A conference on Teleology in the Aristotelian Tradition is being organized for this coming fall at Palacký University. October 6-8, 2022, in Olomouc (Czech Republic). The cfp deadline is July 31, 2022.

A conference at UC Louvain this fall will consider From Toledo to Gotha: New Perspectives on the Impact of Avicenna upon Sciences and Philosophy in Europe (Louvain, October 14-15, 2022).

Next spring, Durham University will be holding a conference on Augustine and the Making of Christian Practice (March 23-24, 2023). The cfp deadline is July 31, 2022.

In the latest issue of IPM Monthly, among much else of interest, there’s an interesting interview with Jeffrey Witt (Loyola Maryland) about his innovative work on editing scholastic texts in a digital environment.

Catarina Dutilh Novaes (Amsterdam) has received the Lakatos Award for her 2020 book, The Dialogical Roots of Deduction (Cambridge UP). This annual prize honors a distinguished monograph in the philosophy of science.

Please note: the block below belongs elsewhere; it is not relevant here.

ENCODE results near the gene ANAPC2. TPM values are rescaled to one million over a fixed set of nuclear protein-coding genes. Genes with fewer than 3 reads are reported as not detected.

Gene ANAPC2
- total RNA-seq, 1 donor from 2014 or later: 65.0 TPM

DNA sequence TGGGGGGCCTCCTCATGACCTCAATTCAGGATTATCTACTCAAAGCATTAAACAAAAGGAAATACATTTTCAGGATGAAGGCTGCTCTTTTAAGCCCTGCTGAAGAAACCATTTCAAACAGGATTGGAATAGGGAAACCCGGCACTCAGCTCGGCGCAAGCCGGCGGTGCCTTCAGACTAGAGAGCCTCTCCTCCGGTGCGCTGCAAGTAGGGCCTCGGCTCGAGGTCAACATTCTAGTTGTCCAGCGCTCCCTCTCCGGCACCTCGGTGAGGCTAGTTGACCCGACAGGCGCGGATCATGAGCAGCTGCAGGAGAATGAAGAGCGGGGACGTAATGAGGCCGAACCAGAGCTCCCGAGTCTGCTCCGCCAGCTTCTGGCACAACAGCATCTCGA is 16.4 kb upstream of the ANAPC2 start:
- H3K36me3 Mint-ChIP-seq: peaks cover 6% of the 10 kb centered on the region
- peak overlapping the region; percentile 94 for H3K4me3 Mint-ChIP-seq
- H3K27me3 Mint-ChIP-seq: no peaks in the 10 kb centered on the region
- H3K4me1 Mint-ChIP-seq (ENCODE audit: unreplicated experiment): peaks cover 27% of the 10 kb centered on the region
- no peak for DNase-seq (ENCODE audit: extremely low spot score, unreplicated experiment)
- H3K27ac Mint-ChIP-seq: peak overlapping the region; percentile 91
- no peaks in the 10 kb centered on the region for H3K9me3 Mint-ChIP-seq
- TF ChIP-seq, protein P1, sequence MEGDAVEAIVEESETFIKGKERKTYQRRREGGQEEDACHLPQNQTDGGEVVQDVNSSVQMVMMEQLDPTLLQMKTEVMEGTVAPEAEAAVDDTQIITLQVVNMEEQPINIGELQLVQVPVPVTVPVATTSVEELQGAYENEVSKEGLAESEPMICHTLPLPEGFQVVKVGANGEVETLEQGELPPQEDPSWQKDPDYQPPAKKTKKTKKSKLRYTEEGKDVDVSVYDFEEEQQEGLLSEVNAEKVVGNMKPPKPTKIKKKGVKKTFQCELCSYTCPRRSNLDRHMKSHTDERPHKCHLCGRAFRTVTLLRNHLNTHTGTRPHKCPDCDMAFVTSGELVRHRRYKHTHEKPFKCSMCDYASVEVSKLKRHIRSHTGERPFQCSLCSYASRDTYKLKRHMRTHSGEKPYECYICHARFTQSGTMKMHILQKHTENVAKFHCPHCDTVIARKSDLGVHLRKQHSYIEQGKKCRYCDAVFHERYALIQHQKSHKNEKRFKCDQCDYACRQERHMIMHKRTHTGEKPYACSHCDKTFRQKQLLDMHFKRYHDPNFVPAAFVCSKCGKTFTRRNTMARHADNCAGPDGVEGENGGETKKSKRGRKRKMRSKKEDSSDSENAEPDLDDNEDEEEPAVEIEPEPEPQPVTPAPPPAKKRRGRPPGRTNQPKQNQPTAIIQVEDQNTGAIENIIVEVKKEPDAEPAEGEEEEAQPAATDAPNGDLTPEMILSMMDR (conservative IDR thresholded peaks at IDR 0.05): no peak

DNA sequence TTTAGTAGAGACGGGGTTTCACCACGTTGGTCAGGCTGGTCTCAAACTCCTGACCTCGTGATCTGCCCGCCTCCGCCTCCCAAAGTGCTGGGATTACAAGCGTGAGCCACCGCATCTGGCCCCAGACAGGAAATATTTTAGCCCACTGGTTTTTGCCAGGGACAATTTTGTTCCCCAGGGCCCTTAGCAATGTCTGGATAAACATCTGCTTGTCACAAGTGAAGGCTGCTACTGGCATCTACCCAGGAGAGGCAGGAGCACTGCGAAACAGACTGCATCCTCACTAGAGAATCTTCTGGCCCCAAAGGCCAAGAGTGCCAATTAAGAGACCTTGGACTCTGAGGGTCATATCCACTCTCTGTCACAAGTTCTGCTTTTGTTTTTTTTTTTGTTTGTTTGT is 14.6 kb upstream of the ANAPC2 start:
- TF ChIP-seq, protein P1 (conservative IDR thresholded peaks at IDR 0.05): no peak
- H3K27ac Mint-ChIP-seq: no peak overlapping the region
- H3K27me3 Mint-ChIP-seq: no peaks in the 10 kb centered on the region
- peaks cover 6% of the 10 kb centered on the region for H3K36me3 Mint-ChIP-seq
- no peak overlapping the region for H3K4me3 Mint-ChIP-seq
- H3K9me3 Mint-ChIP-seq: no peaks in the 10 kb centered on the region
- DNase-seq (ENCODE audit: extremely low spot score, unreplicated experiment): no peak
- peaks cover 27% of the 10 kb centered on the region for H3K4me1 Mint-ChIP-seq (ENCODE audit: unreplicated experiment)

Simo Knuuttila (1946-2022)

I am very sorry to announce the news that Simo Knuuttila died this past Friday. He served for three decades as a professor of theology and philosophy at the University of Helsinki. During this time, he was a giant figure in the field of medieval philosophy, both as a personal mentor to many scholars and as an inspiration through his many papers and books. This work managed to combine, in an exemplary way, historical erudition and philosophical sophistication. Among his many interests were the history of logic, modality, and the theory of emotions.

News from May 2022

The University of Providence (Montana) is advertising a tenure-track junior position in philosophy. Although the AOS is open, the job description makes it clear that they are especially interested in scholars who work on the medieval tradition. Deadline for full consideration is May 29, 2022. Details here.